One of the more interesting things during pandemic-related lockdowns of the past year was seeing inside the homes of journalists, historians, doctors, and scientists on various cable news programs. When on TV, these talking heads were typically in front of personal home libraries. Analyzing what books were on their shelves was at times more intriguing than what was said.
After a year of viewing various backgrounds, PBS News Hour anchor Judy Woodruff, historians Jon Meacham and Doris Kearns Goodwin, and Professor Eddie Glaude Jr. are the standard-bearers in my view.
I hope Judy, Jon, Eddie, and Doris would respect my virtual meeting background as well.
The Woodson Art Museum’s library serves as my “temporary” office while keeping socially distant from business manager Diane Wendt, with whom I normally share an office.
The wall of books in the Museum’s library, almost entirely art and art history books, provides a handsome and intellectual background, certainly more so than the foreground. However, it might be too sophisticated for little old me. A recent virtual meeting participant told me I should be drinking port and wearing a smoking jacket in this locale.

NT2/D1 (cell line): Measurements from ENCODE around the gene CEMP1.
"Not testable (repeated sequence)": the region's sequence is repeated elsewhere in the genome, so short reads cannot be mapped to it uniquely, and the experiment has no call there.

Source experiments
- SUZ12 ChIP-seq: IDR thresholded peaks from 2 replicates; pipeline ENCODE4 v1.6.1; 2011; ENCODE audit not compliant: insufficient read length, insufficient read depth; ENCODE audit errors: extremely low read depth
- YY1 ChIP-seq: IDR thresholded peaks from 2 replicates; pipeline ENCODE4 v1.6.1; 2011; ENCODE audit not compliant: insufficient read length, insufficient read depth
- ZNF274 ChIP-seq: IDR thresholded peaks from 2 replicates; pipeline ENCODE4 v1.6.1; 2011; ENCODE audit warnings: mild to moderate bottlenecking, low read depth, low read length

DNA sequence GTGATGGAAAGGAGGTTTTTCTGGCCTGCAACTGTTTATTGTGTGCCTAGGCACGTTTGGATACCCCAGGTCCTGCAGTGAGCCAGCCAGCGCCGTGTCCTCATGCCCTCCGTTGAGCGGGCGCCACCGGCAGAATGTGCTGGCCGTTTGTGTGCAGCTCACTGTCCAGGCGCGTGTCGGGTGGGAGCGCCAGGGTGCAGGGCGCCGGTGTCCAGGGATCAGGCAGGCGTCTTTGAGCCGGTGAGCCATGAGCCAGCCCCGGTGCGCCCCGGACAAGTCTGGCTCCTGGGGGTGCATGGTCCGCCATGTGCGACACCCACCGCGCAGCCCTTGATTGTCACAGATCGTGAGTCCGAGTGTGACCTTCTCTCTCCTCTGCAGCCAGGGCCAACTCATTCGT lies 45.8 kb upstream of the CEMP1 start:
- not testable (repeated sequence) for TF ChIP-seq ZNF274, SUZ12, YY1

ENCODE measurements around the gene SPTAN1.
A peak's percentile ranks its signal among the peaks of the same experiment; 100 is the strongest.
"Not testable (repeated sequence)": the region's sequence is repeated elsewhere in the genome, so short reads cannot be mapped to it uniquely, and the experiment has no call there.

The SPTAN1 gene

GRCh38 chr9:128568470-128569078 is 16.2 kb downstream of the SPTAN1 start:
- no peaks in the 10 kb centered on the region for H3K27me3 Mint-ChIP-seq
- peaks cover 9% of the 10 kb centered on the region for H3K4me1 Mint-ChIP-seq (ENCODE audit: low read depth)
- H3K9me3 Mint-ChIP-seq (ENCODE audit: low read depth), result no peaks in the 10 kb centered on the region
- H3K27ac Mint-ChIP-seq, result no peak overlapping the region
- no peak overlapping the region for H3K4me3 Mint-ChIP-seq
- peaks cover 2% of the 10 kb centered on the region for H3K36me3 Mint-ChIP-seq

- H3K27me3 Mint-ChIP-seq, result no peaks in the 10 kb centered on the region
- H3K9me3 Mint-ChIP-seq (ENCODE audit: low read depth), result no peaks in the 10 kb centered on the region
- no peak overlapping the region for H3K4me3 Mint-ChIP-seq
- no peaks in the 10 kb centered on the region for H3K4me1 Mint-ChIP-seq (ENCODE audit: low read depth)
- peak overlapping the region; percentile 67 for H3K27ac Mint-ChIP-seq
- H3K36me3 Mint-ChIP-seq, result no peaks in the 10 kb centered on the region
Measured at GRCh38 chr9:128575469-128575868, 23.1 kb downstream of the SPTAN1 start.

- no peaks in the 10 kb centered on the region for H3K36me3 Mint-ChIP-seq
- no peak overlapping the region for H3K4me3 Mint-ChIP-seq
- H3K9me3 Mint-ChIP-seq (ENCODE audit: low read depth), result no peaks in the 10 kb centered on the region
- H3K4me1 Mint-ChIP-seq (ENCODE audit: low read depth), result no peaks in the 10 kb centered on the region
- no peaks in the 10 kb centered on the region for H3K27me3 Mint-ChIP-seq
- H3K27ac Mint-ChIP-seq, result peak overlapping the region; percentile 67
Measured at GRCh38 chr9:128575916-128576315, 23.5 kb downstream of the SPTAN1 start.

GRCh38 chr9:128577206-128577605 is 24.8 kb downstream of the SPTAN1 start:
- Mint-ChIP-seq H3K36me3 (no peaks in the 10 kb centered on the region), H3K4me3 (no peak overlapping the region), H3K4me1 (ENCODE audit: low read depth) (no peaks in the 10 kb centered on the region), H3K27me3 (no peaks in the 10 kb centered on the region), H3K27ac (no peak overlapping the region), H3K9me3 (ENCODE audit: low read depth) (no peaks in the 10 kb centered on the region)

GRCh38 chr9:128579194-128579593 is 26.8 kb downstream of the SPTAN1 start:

If that person saw in front of my laptop computer camera, they wouldn’t suggest that. “Messy” is probably the best way to describe it, and that’s fair. While I know where everything is and it is organized to me, the hodgepodge of papers, folders, post-it notes, pencils, pens, and random ephemera look like a disaster to most.
I’m not ashamed. It’s just part of how I get things done. It does make me wonder, though . . . What is Doris hiding in front of her camera?